plein air

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Related to En plein air: synthetism, Japonisme

plein air

or plein-air  (plān′âr′, plĕ-nĕr′)
adj.
1. Of or being a style of painting produced out of doors in natural light.
2. Taking place outdoors: plein air dining.

[From French (en) plein air, (in) the open air : en, in + plein, full + air, air.]
American Heritage® Dictionary of the English Language, Fifth Edition. Copyright © 2016 by Houghton Mifflin Harcourt Publishing Company. Published by Houghton Mifflin Harcourt Publishing Company. All rights reserved.
References in periodicals archive ?
"Les camps de deplaces sont surpeuples, et beaucoup de gens sont obliges de s'installer en plein air", ajoute le communique d'Ocha.
Comme a l'accoutumee des projections en plein air sont programmees dans une ambiance cinematographique estivale et conviviale.
The sketches - many done en plein air - are, by their very nature, fresh and vigorous, and demonstrate the artist's deft, light touch, with washes of colour making them vibrant and vivid.
Michael Ashcroft, from Leyland, Lancashire, is exhibiting a series of works painted "en plein air" on a trip to Venice.
In "Colors of the West" she draws upon her impressive artistic abilities to explores wild places through the lens of watercolor 'en plein air' painting, a French term meaning literally in the open air.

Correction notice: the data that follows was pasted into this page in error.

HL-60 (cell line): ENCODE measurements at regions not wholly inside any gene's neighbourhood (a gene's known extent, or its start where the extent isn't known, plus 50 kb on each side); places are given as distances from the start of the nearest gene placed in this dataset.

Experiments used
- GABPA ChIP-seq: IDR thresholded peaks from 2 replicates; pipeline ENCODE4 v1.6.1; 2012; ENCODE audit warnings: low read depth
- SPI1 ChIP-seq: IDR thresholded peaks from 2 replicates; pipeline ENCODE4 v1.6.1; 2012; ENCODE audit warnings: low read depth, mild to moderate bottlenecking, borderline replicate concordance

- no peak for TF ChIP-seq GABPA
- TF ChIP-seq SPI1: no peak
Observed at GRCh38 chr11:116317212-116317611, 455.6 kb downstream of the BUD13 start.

Original watercolors grace the wall -- courtesy of a "painter in residence" program that commissions artists to imagine the park "en plein air." "People don't want to leave," confides attendant Antionette Smalls, who will clock seven years on the job this December.
The CGI worlds of Sondra Perry's IT'S IN THE GAME '17 or Mirror Gag for Vitrine and Projection, 2017, and Jacolby Satterwhite's En Plein Air: Music of Objective Romance, 2016-, acutely demonstrate the emancipation of imagination from physics at opposite ends of the scale: reproduction of real-life power structures versus a baroque actualization of desire.
The group also paints together, participating in such well-known styles as en plein air painting, in-studio painting, and demonstrations."
The rise of painting en plein air was a key change in French artistic practice in the 19th century.
Each of the paintings was executed en plein air (on-site) along the route of the river, using Winsor Newton paints with water from the river on pressed watercolor paper.